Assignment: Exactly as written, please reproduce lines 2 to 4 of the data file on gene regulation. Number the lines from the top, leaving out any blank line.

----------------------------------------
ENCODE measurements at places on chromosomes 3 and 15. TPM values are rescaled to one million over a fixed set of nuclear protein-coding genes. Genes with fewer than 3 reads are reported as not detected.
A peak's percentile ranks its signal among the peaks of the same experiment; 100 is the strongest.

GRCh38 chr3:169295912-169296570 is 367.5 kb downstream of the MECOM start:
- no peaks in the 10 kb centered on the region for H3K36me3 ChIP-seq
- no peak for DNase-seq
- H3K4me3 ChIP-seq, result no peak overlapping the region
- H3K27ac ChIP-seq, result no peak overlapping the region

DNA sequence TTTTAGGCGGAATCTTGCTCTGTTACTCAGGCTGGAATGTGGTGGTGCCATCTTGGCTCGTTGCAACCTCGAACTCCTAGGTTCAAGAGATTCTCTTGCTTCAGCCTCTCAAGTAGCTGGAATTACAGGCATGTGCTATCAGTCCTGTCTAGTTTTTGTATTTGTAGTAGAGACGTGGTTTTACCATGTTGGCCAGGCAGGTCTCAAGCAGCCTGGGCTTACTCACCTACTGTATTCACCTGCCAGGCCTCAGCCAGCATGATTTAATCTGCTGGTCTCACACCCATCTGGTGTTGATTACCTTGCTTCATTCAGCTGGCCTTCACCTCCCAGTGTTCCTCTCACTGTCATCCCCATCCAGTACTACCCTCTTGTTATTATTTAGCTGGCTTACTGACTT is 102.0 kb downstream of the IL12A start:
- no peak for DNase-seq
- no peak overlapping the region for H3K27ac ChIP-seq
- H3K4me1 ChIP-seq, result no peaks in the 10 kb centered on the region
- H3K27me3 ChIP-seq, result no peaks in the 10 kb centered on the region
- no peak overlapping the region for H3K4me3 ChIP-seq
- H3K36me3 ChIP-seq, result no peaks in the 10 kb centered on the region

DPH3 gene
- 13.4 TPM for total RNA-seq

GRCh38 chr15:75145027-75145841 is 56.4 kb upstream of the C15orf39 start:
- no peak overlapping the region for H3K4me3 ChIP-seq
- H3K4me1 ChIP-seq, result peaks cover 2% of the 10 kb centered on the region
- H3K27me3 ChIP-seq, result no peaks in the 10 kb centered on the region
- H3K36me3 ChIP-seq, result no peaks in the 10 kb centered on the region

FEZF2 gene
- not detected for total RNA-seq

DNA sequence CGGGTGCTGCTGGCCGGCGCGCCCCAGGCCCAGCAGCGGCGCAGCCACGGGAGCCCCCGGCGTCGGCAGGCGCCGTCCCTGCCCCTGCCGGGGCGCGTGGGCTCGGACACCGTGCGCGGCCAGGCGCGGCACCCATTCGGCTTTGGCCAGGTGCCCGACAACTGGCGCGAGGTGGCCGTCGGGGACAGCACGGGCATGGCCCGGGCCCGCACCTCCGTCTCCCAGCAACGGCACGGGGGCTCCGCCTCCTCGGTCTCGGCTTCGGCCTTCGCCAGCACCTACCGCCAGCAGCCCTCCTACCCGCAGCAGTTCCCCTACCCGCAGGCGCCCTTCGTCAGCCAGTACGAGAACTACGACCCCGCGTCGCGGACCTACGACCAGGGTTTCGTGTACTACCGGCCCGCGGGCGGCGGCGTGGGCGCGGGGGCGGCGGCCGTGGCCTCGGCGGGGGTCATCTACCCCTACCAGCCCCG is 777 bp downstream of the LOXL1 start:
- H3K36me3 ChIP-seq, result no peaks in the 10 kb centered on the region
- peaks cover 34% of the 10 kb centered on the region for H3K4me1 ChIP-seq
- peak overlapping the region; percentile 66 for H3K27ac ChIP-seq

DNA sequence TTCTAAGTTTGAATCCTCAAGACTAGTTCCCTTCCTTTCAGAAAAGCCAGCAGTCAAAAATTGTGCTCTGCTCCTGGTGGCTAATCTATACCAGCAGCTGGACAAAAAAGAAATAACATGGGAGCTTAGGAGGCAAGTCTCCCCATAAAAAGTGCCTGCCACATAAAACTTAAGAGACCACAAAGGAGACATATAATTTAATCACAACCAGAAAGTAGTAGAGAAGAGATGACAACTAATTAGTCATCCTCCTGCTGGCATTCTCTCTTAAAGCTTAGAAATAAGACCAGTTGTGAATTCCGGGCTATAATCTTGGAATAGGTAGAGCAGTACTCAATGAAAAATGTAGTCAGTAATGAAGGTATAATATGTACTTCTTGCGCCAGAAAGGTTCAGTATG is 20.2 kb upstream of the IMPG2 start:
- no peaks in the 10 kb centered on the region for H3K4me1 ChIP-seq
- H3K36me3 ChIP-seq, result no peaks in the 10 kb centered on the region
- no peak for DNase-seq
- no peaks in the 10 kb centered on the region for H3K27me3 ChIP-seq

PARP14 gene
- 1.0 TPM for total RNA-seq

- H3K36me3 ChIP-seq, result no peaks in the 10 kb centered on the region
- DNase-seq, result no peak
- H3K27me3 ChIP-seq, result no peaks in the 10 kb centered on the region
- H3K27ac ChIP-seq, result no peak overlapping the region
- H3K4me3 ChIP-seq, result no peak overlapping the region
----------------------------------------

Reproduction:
A peak's percentile ranks its signal among the peaks of the same experiment; 100 is the strongest.

GRCh38 chr3:169295912-169296570 is 367.5 kb downstream of the MECOM start:
- no peaks in the 10 kb centered on the region for H3K36me3 ChIP-seq